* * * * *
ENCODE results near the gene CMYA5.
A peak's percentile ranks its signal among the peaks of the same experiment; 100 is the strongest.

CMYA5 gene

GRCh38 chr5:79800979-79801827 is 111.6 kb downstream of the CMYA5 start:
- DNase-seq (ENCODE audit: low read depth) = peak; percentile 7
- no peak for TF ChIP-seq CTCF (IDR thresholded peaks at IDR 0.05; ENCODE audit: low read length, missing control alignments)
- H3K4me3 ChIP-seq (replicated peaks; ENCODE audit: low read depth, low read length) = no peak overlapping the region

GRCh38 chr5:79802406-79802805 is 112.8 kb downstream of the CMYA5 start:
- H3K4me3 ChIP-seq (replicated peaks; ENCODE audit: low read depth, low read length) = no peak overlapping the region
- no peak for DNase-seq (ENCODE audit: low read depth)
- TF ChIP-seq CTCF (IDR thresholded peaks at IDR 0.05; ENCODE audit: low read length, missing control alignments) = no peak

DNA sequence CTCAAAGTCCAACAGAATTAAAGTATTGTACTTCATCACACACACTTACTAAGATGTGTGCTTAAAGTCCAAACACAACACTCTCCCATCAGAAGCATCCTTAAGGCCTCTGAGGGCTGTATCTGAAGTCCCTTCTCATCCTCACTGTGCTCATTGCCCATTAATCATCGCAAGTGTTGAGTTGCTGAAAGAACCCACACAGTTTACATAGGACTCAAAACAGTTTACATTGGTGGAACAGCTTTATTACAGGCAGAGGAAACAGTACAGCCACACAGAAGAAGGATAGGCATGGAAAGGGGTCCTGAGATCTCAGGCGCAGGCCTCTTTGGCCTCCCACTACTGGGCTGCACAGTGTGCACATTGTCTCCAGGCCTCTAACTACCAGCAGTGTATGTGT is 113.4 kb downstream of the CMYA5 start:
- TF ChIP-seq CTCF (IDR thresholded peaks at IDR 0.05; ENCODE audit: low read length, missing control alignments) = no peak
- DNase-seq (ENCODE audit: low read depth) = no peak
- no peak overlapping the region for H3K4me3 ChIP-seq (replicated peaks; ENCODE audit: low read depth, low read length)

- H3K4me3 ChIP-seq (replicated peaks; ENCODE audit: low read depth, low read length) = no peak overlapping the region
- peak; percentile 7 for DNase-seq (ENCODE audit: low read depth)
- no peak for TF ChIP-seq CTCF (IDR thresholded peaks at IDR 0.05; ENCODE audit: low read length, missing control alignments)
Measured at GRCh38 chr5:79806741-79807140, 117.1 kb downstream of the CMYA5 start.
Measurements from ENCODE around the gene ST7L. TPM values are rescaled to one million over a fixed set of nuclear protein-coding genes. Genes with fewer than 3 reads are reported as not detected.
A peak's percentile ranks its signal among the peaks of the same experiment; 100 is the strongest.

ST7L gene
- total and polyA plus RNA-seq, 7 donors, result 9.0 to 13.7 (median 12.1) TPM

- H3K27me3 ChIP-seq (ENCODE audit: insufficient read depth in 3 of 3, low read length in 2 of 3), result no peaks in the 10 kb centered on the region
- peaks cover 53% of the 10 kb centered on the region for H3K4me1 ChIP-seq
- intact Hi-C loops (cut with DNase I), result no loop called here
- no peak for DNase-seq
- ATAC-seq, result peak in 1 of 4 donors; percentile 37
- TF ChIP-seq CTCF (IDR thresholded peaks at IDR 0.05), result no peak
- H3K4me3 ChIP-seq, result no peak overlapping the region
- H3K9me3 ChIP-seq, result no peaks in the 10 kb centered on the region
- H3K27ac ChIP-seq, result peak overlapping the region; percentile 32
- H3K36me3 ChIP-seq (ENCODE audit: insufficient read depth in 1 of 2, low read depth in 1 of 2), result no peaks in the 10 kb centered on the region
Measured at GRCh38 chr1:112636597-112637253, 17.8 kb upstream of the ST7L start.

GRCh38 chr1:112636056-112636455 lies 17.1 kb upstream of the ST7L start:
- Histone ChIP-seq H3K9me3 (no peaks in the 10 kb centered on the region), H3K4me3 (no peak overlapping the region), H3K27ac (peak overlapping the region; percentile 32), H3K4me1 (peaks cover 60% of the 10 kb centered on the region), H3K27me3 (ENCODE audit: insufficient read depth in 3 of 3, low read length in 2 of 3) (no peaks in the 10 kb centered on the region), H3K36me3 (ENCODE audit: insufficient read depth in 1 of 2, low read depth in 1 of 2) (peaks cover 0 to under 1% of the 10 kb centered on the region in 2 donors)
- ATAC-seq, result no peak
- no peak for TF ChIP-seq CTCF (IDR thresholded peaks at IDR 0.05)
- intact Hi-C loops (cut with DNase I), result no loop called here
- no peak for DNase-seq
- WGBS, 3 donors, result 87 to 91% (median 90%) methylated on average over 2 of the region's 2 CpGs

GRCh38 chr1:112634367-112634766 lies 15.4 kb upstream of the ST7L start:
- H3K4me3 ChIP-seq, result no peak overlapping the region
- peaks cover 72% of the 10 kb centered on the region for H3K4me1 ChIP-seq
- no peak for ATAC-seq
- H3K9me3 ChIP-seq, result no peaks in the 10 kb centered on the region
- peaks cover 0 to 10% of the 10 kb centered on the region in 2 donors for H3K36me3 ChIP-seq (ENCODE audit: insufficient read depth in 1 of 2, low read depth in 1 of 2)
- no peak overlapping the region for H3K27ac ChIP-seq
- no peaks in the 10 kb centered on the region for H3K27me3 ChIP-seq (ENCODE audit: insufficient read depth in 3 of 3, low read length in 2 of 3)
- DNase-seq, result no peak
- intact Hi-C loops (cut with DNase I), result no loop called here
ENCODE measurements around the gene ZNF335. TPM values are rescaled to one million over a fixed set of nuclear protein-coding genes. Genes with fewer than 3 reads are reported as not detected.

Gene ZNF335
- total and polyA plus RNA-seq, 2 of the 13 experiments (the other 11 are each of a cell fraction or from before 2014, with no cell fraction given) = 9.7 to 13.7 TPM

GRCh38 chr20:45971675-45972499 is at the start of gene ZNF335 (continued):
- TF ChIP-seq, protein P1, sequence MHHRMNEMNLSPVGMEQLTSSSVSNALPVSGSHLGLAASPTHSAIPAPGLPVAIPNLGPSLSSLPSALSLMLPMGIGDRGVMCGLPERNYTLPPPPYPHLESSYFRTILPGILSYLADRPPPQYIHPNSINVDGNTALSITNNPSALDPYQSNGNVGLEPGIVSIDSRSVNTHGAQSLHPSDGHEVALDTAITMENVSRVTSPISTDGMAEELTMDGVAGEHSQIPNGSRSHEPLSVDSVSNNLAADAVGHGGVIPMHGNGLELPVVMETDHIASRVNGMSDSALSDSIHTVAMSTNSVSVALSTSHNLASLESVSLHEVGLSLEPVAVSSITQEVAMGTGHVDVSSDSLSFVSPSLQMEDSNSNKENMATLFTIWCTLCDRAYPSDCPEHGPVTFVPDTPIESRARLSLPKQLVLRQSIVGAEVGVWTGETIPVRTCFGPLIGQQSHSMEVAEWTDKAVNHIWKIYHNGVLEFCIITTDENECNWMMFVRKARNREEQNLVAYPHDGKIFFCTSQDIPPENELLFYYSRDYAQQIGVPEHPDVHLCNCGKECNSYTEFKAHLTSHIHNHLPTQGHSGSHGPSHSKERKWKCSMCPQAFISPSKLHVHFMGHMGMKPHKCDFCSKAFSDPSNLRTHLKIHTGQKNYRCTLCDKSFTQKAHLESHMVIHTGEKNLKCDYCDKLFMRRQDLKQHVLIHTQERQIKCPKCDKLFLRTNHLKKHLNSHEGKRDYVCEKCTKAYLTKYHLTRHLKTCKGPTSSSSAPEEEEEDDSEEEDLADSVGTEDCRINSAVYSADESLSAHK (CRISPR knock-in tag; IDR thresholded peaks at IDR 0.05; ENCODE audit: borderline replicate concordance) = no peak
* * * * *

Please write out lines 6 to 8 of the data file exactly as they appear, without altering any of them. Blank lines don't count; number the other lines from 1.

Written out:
- no peak for TF ChIP-seq CTCF (IDR thresholded peaks at IDR 0.05; ENCODE audit: low read length, missing control alignments)
- H3K4me3 ChIP-seq (replicated peaks; ENCODE audit: low read depth, low read length) = no peak overlapping the region

GRCh38 chr5:79802406-79802805 is 112.8 kb downstream of the CMYA5 start: